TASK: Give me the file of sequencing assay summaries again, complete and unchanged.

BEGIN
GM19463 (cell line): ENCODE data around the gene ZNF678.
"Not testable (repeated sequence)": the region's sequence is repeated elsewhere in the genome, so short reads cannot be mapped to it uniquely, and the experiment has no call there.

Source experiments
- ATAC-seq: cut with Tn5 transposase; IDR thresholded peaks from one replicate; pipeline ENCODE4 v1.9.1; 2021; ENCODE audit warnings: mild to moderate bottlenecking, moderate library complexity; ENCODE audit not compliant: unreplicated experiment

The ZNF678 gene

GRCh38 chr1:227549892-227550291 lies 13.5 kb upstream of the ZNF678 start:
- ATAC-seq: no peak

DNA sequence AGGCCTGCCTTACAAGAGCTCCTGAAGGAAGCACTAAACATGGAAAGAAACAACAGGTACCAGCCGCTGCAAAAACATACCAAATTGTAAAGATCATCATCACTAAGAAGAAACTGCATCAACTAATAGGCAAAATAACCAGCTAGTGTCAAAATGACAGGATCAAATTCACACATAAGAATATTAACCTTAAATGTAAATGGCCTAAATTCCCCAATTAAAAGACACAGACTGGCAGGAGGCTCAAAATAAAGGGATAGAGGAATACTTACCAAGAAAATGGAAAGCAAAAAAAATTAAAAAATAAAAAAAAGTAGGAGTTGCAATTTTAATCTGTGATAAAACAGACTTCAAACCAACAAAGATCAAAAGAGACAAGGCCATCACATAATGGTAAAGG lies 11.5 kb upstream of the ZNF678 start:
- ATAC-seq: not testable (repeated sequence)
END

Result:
GM19463 (cell line): ENCODE data around the gene ZNF678.
"Not testable (repeated sequence)": the region's sequence is repeated elsewhere in the genome, so short reads cannot be mapped to it uniquely, and the experiment has no call there.

Source experiments
- ATAC-seq: cut with Tn5 transposase; IDR thresholded peaks from one replicate; pipeline ENCODE4 v1.9.1; 2021; ENCODE audit warnings: mild to moderate bottlenecking, moderate library complexity; ENCODE audit not compliant: unreplicated experiment

The ZNF678 gene

GRCh38 chr1:227549892-227550291 lies 13.5 kb upstream of the ZNF678 start:
- ATAC-seq: no peak

DNA sequence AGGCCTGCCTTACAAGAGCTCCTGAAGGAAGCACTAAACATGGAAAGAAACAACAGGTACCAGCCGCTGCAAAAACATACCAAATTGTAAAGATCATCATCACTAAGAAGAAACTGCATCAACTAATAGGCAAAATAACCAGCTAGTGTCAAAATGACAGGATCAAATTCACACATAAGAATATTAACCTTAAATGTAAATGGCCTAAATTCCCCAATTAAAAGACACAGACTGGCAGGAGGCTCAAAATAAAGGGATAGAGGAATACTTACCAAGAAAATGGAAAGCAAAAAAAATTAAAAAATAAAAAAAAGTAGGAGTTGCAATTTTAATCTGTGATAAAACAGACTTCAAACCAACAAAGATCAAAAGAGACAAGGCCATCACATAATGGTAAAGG lies 11.5 kb upstream of the ZNF678 start:
- ATAC-seq: not testable (repeated sequence)